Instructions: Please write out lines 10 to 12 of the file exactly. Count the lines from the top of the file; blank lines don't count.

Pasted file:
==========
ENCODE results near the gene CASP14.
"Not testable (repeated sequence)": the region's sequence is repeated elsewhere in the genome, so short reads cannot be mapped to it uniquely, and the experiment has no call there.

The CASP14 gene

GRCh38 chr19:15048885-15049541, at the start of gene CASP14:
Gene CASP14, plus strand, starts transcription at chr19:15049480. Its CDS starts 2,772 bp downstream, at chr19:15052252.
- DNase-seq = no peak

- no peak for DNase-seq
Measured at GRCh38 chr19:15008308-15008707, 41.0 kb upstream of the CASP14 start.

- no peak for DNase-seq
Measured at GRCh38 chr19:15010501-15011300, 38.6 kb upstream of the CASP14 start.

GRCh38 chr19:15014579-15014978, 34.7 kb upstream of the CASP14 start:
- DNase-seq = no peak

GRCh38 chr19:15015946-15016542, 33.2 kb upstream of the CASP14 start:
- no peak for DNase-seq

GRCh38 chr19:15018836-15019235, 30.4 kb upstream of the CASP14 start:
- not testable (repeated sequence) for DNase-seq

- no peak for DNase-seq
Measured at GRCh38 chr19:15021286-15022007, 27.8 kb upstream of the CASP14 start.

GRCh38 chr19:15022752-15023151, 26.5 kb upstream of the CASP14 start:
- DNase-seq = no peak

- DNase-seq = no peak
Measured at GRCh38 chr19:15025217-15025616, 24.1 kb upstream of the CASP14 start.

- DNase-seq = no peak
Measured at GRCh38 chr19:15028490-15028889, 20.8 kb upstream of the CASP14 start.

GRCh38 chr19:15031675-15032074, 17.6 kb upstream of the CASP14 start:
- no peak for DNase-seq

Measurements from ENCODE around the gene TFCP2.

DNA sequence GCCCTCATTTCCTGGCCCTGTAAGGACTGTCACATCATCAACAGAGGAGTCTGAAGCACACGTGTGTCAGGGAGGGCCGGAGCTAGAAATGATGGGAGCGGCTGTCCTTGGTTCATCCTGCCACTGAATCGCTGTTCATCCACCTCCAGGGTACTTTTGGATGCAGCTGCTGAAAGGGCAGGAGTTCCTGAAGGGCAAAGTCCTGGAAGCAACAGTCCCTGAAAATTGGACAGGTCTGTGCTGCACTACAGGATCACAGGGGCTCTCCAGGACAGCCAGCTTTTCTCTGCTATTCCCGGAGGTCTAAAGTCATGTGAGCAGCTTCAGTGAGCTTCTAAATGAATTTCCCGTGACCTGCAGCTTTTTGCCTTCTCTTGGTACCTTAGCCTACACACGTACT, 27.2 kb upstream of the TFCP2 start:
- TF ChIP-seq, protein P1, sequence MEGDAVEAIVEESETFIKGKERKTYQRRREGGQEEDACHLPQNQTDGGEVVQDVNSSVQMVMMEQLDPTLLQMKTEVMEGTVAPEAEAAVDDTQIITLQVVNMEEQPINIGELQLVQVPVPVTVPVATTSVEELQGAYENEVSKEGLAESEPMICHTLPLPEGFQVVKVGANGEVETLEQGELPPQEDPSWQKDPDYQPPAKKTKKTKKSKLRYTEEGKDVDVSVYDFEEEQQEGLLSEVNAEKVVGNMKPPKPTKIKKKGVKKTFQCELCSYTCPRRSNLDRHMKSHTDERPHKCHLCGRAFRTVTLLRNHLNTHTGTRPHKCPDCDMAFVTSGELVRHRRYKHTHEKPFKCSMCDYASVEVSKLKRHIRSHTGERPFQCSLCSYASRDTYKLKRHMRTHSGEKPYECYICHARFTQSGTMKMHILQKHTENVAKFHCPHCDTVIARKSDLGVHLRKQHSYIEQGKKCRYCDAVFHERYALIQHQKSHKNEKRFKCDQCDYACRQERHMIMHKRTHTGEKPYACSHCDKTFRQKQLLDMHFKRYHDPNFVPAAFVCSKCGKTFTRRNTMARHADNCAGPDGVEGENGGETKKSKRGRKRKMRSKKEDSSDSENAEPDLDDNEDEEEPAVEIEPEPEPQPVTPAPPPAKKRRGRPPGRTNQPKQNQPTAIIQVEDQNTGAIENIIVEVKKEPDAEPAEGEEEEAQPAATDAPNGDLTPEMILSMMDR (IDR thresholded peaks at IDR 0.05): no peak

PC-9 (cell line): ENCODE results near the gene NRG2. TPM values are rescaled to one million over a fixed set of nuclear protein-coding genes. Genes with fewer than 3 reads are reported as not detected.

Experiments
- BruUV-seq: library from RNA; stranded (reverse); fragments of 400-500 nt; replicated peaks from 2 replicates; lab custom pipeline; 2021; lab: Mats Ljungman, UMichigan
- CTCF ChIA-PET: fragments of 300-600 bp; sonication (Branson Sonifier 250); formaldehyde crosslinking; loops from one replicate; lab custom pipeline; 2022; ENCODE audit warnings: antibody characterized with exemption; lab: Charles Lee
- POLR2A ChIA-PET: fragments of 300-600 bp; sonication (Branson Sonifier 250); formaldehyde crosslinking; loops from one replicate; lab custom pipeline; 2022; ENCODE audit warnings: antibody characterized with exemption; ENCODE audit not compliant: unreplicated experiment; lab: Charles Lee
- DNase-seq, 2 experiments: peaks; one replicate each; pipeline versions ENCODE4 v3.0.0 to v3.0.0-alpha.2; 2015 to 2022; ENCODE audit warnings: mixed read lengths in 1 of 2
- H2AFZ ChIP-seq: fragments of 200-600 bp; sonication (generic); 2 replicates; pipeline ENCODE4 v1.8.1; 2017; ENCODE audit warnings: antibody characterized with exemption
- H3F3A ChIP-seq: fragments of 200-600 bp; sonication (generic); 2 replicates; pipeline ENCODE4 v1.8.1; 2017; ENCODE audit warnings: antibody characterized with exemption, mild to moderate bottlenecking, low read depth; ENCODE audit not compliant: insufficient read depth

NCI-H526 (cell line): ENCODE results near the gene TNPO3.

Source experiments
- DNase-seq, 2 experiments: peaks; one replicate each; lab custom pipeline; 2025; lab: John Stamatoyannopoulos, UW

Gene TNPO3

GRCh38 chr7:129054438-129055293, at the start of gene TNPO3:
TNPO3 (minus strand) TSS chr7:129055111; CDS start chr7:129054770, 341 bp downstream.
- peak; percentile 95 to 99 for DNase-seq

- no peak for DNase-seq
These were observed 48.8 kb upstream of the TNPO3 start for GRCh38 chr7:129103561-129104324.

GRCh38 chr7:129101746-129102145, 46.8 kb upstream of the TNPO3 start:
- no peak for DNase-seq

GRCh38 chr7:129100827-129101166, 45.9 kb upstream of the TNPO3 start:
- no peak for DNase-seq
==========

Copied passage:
Measured at GRCh38 chr19:15010501-15011300, 38.6 kb upstream of the CASP14 start.

GRCh38 chr19:15014579-15014978, 34.7 kb upstream of the CASP14 start:
- DNase-seq = no peak